BELGIUM, (Reuters) – When the nuns of Maredret Abbey in Belgium were struggling to scrape together the funds for badly needed renovation works, they turned to an occupation that for hundreds of years had been the preserve of monks: beer-brewing.
The 20-strong Benedictine community, founded in 1893, decided about five years ago it was time to team up with a brewer with the aim of producing beer infused with some of their history and values while helping repair their convent’s leaking roofs and cracked walls.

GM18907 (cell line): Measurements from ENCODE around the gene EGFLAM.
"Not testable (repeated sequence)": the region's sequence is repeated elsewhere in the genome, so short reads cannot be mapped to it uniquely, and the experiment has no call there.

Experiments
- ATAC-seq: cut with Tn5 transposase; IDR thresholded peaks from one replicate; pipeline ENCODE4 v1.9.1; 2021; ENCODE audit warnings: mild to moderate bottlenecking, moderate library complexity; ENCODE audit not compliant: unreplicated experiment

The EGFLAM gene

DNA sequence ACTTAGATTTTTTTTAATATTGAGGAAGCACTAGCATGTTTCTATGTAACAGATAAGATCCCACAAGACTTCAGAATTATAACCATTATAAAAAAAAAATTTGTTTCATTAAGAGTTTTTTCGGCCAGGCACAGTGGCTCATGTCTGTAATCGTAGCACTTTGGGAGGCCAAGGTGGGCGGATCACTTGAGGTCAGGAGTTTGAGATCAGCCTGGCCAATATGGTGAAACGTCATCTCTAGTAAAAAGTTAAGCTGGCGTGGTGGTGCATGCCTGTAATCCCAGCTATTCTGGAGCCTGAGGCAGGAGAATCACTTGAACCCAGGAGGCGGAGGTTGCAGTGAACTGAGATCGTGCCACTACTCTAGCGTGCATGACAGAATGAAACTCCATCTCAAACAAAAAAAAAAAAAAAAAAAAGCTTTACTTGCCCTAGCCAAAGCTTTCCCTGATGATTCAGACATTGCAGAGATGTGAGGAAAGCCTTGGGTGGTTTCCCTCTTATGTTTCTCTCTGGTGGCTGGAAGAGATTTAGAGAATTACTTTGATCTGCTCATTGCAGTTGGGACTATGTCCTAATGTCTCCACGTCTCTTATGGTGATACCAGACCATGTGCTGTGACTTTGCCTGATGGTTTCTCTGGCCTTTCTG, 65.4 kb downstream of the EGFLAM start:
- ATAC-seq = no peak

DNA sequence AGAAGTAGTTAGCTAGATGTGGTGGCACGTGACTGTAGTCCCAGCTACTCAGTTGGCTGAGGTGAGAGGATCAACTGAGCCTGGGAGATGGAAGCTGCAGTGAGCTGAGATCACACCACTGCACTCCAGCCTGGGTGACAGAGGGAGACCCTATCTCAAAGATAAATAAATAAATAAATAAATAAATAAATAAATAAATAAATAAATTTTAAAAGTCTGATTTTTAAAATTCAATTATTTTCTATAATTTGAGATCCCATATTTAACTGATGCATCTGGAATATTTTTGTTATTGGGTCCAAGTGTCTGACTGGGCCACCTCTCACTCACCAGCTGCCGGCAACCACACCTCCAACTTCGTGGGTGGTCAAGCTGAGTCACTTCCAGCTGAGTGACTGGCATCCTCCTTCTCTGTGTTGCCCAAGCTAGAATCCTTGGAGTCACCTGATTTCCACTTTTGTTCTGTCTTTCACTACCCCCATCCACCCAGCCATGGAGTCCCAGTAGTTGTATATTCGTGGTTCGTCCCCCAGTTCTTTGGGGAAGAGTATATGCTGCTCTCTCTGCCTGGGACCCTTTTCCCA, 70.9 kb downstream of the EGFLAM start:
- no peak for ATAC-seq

“It’s good for one’s health. It aids digestion. All the sisters like the beer, we are in Belgium after all,” said Sister Gertrude, adding the nuns allowed themselves one bottle each on Sundays.
Maredret Abbey is just a kilometre from male counterpart Maredsous Abbey, whose beer, made by Duvel, is widely available.
Sister Gertrude stressed they did not see each other as rivals. “They were aware, informed and they gave us the green light. It’s not a competition, more a complementarity,” she said.